Is the tax deadline sneaking up on you? Maybe you’re swamped at work or you misplaced the W-2 your employer sent. Whatever the reason, it looks like you won’t make the looming April 18 due date.
The good news is that the Internal Revenue Service has an easy way for you to extend your tax deadline by six months by filing a Form 4868. And the agency doesn’t really care what your reason is as long as you file for an extension by April 18. (For Maine and Massachusetts residents, it’s April 19.) About 12 million taxpayers requested an extension two years ago.
BUT—You still have to pay your taxes by April 18 by estimating what you owe. Use a tax estimator from one of the tax software programs to calculate it. If you don’t pay on time, you’ll be charged late penalties and interest.
If you can’t pay your taxes, you can request a short 60- to 120-day extension to pay. You will still be charged penalties and interest but at a lower rate. The IRS also offers installment agreements that allow set payments each month.
Filing for an extension not only gives you until October to finish your taxes, but it also helps you avoid failure-to-file penalties, which can add up to a quarter of your due taxes. If any retroactive tax changes occur after April, then you will be able to use them without having to amend already-filed taxes.
Here are a handful of reasons why an extension might be the right move for you.
Missing information. Maybe you’re disorganized and can’t find all the correct forms to fill out an accurate tax return. Or, perhaps you haven’t received all the forms. Forms like the Schedule K-1 or Form 1099 often arrive late because the companies that filed them had requested their own filing extension.
Incorrect forms. It isn’t unusual for companies that send out 1099s that report interest, capital gains, sale proceeds and dividends to make a mistake. They may even send you a notice that a corrected 1099 is on its way. If so, wait until you get it before filing your return.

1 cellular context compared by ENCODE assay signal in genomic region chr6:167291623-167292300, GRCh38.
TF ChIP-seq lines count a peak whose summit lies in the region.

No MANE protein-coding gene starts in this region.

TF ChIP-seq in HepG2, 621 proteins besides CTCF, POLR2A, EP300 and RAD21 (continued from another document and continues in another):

Snowbirds. Seniors who spend the colder months away from their primary residences may also receive necessary forms ‘too late to file’ by April 18. If that’s not until April or later, these taxpayers may want to file an extension rather than rush their tax returns.
Major life event. If you’re going through a difficult time in life, such as a divorce, a family member’s death, a job loss or major medical issue, doing your taxes may be a low priority. File for an extension and do your taxes when the stress lifts.
Busy tax pro. If you depend on a tax professional to file your return, you may find that s/he is too busy at this point in the year. Instead, have your pro handle the return after the rush subsides.
If you’re someone who hasn’t gotten your stuff together and probably won’t before the deadline—you know who you are—request an extension. That way, you can delay your tax return all-nighter until October.
Who doesn’t need to request an extension
Those who live and work abroad, including military members on duty outside the U.S., automatically have an extra two months to file. Servicemen and others serving in combat zones typically have 180 days after they leave the combat zone to file returns and pay due taxes. Taxpayers affected by tornadoes, floods, hurricanes and other natural disasters may be eligible for an automatic extension.